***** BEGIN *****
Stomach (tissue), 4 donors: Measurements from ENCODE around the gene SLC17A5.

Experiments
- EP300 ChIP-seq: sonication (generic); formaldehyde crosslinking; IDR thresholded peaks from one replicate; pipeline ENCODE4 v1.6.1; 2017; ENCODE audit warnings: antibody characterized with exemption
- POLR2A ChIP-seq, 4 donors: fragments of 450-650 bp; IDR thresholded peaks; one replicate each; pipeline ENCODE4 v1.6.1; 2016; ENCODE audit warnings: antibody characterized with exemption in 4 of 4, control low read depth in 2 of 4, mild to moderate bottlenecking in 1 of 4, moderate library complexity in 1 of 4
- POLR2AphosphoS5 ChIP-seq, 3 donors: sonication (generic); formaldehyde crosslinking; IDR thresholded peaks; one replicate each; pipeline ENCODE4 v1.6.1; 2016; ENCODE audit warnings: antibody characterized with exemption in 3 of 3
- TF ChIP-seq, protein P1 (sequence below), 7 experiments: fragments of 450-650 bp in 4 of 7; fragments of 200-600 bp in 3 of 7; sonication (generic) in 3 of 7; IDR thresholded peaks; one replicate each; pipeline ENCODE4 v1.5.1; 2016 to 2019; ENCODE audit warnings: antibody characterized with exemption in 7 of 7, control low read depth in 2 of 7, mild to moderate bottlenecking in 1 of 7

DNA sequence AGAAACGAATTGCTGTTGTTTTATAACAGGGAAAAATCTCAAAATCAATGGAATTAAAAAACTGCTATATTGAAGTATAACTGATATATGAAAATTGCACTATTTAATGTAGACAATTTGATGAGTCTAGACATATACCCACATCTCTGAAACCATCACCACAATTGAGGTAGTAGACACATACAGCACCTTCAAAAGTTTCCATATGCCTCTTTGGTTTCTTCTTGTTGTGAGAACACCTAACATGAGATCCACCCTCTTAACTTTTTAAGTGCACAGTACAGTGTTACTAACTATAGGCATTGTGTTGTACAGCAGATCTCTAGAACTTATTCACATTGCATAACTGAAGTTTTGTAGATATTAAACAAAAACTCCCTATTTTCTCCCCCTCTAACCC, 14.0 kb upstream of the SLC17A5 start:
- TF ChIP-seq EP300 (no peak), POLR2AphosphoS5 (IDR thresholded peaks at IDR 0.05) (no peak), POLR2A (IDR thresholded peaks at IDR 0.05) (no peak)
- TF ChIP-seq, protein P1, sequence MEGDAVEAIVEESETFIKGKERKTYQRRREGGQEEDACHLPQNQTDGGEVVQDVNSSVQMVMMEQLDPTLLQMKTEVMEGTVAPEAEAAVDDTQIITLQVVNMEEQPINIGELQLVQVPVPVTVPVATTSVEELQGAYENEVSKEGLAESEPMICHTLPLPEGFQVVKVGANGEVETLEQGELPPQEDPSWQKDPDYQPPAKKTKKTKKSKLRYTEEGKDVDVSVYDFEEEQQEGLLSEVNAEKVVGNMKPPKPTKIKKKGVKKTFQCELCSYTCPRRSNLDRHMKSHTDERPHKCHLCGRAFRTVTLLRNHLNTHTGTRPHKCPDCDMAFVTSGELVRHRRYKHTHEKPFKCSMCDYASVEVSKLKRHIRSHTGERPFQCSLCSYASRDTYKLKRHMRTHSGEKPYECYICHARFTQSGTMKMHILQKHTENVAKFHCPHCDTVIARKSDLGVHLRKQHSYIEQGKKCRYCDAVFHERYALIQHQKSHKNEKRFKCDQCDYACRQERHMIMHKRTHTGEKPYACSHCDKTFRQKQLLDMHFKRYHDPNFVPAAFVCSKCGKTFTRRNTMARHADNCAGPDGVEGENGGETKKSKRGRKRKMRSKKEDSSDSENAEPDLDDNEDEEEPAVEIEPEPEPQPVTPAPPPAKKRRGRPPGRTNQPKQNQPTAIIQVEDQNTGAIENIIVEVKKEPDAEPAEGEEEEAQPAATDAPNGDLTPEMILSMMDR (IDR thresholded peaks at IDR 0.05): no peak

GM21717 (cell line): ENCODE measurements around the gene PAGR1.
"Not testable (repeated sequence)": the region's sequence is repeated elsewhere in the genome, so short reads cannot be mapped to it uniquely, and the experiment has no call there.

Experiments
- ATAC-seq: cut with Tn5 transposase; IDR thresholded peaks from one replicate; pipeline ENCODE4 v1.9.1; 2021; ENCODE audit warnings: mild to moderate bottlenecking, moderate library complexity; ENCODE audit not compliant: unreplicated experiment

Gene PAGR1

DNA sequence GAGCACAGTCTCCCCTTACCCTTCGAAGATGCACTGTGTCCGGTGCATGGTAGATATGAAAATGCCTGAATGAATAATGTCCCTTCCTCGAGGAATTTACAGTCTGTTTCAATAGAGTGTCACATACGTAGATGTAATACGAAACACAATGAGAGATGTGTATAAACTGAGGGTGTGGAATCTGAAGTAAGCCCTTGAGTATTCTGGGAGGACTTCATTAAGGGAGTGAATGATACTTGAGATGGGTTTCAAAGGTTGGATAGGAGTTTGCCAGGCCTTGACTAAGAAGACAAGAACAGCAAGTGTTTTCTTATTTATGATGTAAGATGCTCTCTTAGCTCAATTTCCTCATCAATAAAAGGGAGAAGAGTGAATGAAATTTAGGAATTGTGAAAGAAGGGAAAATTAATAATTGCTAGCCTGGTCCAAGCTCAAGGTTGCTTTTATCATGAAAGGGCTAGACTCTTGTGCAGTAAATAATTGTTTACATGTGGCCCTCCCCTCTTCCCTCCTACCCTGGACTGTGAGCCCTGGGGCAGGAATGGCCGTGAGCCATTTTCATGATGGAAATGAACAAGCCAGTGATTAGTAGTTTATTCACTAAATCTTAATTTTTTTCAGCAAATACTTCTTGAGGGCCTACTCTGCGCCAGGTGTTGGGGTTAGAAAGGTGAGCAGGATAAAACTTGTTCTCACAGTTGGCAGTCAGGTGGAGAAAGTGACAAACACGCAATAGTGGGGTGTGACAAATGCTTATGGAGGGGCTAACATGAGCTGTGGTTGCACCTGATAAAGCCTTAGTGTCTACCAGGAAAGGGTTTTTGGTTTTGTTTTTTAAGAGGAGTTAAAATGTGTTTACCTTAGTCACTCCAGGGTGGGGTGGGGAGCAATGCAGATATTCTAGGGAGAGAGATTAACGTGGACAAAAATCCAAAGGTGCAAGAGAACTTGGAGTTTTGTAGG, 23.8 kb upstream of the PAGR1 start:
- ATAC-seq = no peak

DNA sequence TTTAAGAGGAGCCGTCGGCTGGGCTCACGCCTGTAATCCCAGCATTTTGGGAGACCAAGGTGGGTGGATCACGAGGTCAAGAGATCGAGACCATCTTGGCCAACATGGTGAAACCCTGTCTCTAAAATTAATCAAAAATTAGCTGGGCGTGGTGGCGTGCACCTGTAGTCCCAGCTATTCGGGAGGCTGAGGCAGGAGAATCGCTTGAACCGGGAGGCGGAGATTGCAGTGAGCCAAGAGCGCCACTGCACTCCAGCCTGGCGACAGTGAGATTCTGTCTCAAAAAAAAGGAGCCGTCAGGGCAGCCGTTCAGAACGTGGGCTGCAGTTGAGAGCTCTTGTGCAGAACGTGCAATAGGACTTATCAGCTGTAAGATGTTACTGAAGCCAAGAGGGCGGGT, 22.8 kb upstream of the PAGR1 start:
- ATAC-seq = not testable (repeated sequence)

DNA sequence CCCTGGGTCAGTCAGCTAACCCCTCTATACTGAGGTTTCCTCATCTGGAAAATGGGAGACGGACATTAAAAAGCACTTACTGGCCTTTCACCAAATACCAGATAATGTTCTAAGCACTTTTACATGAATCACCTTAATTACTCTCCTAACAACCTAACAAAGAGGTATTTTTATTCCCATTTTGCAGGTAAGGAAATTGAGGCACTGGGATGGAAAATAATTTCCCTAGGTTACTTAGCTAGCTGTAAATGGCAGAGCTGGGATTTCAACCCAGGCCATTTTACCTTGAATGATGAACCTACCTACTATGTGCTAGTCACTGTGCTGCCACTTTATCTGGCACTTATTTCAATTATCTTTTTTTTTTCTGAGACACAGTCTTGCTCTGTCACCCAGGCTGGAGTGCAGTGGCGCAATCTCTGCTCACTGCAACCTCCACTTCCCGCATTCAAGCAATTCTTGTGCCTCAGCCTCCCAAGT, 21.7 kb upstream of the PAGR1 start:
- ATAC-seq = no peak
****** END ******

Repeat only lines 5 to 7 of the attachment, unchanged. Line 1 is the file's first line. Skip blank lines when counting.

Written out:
- POLR2AphosphoS5 ChIP-seq, 3 donors: sonication (generic); formaldehyde crosslinking; IDR thresholded peaks; one replicate each; pipeline ENCODE4 v1.6.1; 2016; ENCODE audit warnings: antibody characterized with exemption in 3 of 3
- TF ChIP-seq, protein P1 (sequence below), 7 experiments: fragments of 450-650 bp in 4 of 7; fragments of 200-600 bp in 3 of 7; sonication (generic) in 3 of 7; IDR thresholded peaks; one replicate each; pipeline ENCODE4 v1.5.1; 2016 to 2019; ENCODE audit warnings: antibody characterized with exemption in 7 of 7, control low read depth in 2 of 7, mild to moderate bottlenecking in 1 of 7

DNA sequence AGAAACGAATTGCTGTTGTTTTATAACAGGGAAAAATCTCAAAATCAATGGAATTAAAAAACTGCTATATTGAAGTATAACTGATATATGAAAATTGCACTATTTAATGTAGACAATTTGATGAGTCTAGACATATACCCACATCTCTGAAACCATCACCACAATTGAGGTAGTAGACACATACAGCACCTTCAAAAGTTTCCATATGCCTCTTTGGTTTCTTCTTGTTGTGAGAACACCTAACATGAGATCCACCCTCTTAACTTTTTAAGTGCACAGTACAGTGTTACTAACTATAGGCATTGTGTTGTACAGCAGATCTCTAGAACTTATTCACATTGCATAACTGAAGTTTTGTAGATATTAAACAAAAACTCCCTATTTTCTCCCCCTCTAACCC, 14.0 kb upstream of the SLC17A5 start: